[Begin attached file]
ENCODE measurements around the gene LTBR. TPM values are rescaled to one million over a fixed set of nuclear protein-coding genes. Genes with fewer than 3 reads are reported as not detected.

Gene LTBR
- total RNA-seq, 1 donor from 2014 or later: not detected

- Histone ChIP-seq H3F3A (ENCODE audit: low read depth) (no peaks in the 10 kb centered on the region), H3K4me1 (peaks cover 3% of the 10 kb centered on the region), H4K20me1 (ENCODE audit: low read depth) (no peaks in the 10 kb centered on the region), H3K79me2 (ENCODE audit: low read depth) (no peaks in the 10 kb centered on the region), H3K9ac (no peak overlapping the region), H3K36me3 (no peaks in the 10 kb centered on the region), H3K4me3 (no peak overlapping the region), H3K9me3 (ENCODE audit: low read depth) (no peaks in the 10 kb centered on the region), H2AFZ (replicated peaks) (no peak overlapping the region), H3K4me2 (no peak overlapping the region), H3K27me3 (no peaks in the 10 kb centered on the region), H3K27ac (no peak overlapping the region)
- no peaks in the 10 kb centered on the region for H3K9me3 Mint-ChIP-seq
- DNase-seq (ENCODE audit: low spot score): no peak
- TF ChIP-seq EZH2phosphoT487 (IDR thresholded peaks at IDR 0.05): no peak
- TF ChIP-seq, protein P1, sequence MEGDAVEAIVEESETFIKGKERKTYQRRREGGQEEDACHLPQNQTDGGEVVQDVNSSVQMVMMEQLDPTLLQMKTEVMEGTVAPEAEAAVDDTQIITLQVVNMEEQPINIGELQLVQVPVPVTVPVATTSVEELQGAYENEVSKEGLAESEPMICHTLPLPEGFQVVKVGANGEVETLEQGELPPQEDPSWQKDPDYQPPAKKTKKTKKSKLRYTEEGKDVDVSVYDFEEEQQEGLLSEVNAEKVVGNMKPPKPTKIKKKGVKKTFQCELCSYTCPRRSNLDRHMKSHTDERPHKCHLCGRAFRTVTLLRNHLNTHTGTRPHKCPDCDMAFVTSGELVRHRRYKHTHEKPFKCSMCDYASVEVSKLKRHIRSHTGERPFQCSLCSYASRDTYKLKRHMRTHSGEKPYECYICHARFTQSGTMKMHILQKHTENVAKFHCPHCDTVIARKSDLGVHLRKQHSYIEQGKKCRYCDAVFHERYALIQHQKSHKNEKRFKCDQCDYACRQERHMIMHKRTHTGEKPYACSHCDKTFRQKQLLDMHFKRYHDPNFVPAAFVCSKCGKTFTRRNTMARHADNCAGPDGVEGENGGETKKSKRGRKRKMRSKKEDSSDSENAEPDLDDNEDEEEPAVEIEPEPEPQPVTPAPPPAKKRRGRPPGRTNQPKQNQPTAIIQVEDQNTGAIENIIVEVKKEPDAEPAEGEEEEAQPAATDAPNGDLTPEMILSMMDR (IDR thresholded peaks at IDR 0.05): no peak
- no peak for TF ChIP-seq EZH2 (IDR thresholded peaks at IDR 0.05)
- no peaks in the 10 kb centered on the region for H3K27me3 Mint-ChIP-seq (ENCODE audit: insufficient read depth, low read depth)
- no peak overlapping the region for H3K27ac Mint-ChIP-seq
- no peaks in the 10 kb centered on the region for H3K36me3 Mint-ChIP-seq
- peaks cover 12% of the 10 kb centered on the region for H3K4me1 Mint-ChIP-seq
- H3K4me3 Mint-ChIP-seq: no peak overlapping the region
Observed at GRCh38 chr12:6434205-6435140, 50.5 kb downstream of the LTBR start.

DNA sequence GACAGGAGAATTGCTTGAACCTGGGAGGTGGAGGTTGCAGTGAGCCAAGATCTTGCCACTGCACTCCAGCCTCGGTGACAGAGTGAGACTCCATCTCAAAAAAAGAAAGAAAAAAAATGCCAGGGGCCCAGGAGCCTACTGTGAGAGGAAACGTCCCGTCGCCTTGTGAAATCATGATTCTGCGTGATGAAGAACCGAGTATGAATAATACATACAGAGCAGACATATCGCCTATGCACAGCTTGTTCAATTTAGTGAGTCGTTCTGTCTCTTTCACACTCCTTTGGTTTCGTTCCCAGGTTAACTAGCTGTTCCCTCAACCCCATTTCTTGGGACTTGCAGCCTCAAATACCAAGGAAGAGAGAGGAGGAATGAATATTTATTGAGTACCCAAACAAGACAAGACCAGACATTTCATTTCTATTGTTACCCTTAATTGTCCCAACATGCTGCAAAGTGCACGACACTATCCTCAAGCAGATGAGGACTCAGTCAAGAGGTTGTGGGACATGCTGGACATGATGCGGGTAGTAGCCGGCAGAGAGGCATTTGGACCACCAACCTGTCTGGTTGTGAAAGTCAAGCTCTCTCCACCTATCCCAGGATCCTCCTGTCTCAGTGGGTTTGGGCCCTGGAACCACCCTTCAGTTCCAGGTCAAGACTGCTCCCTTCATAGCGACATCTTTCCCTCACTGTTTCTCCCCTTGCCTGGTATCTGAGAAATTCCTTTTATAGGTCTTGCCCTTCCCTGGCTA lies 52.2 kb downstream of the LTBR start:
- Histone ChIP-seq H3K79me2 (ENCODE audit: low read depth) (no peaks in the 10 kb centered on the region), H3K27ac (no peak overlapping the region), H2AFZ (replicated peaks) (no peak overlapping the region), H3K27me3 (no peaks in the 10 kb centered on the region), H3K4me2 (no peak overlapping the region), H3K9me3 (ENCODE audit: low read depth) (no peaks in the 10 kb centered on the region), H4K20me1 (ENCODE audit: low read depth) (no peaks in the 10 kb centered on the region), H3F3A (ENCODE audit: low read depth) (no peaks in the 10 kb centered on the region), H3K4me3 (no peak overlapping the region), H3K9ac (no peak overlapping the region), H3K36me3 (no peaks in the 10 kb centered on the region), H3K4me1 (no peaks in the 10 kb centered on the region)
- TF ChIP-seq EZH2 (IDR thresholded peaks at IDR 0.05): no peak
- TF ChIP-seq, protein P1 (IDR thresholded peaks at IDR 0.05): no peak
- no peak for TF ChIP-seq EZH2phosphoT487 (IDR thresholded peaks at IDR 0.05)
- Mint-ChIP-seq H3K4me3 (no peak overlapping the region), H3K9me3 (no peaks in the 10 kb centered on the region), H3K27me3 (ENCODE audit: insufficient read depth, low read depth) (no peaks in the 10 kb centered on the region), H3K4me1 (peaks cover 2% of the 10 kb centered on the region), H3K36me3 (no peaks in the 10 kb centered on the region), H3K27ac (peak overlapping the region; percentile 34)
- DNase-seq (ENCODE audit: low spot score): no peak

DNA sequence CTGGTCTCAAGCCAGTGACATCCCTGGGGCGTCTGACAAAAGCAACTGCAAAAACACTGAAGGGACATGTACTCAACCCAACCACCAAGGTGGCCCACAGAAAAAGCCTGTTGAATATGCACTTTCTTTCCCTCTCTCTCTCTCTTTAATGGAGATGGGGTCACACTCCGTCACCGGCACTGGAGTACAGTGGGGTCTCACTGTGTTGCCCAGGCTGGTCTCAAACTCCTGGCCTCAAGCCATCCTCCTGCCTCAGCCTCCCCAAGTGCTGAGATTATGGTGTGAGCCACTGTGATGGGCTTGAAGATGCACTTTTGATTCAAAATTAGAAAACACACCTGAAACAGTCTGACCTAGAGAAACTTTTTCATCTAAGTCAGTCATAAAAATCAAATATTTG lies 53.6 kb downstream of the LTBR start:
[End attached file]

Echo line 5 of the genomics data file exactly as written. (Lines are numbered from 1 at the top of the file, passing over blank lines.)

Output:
- no peaks in the 10 kb centered on the region for H3K9me3 Mint-ChIP-seq